Tech Analysis: Half-Life 2 and Portal on Android

Digital Foundry goes hands-on with the Nvidia Shield Tegra 4 ports.

A fan-made Unreal Engine re-imagining of Half-Life 2's opening scene. We can but dream...

Just how far are we away from the day when we will be able to play games that reach last-gen console graphical quality on our mobile devices? From a technological standpoint, the arrival of chips like Tegra K1 and a fully featured Trine 2 port suggest that the time may be near. In the meanwhile, processors like Tegra 4 and PowerVR Rogue inch ever closer to the Xbox 360 and PlayStation 3 standard in terms of raw processing power. This makes the arrival of Nvidia-sanctioned Android ports of Half-Life 2 and Portal - out now on Google Play for $9.99/5.99 - of remarkable interest.

The classic Half-Life 2 arrived in 2004, with Portal arriving almost three years later, both receiving decent enough - if not exactly exceptional - ports onto the Xbox 360 in 2008, and in the here and now we should be expecting great things from these titles running on Tegra 4, which remains one of the most capable mobile processors on the market. The games have been released with Nvidia Shield marketing in mind - the handheld having been slashed in price to a rather attractive $199 - but we strongly suspect the games will work on any Tegra 4-enabled device, though you may need a USB joypad.

We bought both games as soon as they were released, running them on Shield's console mode. This disables the in-built display, piping through video output via a mini-HDMI port, and ensuring that the full power of the chipset makes it through to the external display (mirroring both screens together causes bandwidth problems, and lowers frame-rates in demanding 3D games - something common to all tablets and smartphones we've tried this on).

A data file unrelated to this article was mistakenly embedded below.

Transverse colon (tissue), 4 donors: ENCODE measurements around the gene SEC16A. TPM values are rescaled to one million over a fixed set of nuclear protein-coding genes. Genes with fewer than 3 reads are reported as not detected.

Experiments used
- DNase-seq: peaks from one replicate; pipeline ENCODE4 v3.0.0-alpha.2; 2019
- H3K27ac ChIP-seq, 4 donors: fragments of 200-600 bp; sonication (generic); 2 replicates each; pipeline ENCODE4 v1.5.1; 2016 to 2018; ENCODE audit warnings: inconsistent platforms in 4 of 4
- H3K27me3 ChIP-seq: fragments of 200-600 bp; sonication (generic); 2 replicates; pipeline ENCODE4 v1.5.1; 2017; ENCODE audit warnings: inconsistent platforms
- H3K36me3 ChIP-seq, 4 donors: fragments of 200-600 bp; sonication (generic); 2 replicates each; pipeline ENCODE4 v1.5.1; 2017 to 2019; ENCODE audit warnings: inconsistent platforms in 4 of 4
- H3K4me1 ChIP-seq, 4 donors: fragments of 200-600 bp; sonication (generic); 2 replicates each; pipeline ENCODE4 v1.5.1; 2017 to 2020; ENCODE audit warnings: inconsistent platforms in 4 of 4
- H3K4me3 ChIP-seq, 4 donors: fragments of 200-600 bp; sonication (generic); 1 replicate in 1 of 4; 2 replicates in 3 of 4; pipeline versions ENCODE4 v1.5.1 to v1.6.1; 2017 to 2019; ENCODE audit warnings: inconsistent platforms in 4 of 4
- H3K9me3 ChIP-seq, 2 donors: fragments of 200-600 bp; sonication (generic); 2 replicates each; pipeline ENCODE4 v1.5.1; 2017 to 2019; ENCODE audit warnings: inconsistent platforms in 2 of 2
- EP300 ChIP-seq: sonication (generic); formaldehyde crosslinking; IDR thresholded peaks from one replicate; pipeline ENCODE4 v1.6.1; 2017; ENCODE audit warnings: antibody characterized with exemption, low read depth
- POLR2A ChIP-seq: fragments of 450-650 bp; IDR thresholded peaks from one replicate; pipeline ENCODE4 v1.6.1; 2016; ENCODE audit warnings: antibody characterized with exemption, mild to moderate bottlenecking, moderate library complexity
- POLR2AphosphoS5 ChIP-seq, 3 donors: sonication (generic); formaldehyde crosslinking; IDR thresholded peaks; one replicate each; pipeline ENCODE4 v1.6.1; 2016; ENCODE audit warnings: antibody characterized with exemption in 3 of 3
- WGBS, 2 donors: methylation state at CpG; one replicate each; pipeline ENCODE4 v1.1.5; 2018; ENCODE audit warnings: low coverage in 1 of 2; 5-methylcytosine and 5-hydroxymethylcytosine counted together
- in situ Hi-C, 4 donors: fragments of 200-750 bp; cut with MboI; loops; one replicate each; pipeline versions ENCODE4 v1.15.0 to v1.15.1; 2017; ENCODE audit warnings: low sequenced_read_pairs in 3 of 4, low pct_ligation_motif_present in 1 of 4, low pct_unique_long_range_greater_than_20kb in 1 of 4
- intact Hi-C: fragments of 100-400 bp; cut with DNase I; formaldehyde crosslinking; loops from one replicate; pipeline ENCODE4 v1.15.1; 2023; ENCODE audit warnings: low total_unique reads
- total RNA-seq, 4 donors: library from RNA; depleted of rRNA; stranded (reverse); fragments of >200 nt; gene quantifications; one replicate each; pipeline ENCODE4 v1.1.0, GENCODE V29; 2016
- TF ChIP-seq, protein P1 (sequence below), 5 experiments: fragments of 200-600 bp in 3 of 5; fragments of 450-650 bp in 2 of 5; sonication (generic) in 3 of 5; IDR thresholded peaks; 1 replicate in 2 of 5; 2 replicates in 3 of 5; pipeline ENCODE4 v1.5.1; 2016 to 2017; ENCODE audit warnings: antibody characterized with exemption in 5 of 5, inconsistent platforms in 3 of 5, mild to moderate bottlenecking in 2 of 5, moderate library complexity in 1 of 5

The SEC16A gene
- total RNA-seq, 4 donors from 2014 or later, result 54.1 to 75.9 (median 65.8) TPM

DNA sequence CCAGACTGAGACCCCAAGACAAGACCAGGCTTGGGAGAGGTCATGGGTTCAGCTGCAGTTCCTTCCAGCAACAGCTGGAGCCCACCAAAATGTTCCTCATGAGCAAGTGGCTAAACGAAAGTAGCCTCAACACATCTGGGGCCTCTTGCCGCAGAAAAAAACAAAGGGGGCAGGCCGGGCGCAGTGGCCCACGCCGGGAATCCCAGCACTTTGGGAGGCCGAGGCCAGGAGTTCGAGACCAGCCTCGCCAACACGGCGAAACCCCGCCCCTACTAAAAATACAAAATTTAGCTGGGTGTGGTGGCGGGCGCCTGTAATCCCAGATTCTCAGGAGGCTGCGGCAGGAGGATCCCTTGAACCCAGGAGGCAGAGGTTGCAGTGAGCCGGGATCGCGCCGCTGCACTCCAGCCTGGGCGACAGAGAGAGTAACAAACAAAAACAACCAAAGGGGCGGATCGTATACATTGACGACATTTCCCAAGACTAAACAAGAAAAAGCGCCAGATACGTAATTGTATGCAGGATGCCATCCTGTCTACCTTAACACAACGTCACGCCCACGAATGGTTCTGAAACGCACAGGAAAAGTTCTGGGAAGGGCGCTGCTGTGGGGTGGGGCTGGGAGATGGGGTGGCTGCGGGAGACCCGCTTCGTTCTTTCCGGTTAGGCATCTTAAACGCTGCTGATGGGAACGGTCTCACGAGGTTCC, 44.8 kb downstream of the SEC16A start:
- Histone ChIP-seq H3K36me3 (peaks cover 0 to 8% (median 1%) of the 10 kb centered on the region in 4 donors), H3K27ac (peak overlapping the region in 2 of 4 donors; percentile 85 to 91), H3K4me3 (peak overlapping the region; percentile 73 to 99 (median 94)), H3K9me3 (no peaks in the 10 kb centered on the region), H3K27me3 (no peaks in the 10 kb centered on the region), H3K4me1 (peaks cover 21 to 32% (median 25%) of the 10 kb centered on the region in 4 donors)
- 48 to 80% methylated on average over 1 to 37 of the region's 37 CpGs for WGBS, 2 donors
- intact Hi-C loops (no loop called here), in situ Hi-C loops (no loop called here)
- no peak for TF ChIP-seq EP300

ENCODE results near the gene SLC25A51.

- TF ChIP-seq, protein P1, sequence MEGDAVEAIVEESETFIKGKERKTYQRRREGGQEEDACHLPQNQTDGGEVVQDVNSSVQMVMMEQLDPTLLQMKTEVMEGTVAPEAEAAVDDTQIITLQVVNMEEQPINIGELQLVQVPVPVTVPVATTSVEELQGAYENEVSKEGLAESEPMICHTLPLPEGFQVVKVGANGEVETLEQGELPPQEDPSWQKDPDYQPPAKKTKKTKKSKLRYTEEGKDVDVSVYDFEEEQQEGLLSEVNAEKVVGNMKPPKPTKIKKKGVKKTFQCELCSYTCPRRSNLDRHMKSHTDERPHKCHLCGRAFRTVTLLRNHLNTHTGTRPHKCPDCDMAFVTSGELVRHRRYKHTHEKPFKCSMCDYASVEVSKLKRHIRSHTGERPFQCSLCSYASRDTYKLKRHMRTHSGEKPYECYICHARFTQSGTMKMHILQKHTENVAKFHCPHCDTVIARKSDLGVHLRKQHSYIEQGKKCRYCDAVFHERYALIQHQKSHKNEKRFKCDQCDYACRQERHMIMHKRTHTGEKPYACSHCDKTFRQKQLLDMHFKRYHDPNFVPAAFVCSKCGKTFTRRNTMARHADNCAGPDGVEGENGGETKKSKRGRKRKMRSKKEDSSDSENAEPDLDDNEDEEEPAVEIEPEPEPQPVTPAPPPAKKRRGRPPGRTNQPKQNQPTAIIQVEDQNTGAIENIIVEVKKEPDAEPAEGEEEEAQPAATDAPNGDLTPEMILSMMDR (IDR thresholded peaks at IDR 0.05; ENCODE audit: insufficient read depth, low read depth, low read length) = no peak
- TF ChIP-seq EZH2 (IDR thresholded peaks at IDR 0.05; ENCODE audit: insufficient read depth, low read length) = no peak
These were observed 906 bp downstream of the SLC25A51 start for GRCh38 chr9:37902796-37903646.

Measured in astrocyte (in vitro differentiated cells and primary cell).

First up, the bad news. Loading up Half-Life 2, we discover a game that is very much a stripped-down version of the PC original, bereft of the Lost Coast enhancements and running with the equivalent of what appear to be low settings. There's no anti-aliasing whatsoever, resolution is pared back to 600p, texture filtering is pretty hideous with no anisotropic support, while the lack of shadows in some areas can be quite disconcerting.

Playing the game on a small, five-inch 720p Shield display reduces the disappointment of the image quality somewhat, as these issues are less visible on a smaller panel with high pixel density, but we did expect better from the hardware. In a sense, we are reminded of how the game may have played on mid-level hardware back in 2004 when it was originally released. One more positive element we should point out is that audio quality - often pared back substantially on mobile games - is refreshingly decent on both Half-Life 2 and Portal.

"Inconsistent frame-rates and some brutal graphical compromises impact the quality of the mobile Half-Life 2 experience."

Frame-rate analysis of the 600p Half-Life 2 reveals a less than stellar conversion of the Valve classic - YouTube decimating the 60Hz output to 30fps actually makes the game look more consistent than it is in real life.

Half-Life 2 frame-rates are also disappointing, as you can see from the analysis video - in common with many Android games, Half-Life 2 runs completely unlocked, with anything from 20fps to 60fps action depending on the complexity of the scene. Most of the time the game runs north of 30fps, which sounds great in theory, but keep an eye on frame-time - here we see a frequent lurching between 16ms, 33ms and 50ms updates, producing a highly inconsistent, juddering effect. The end result is a game that doesn't feel particularly good to control - even though the actual hardware end is well taken care of owing to the excellent Shield pad design. We also note occasional fleeting freezing issues, characterised by split-second repeat audio.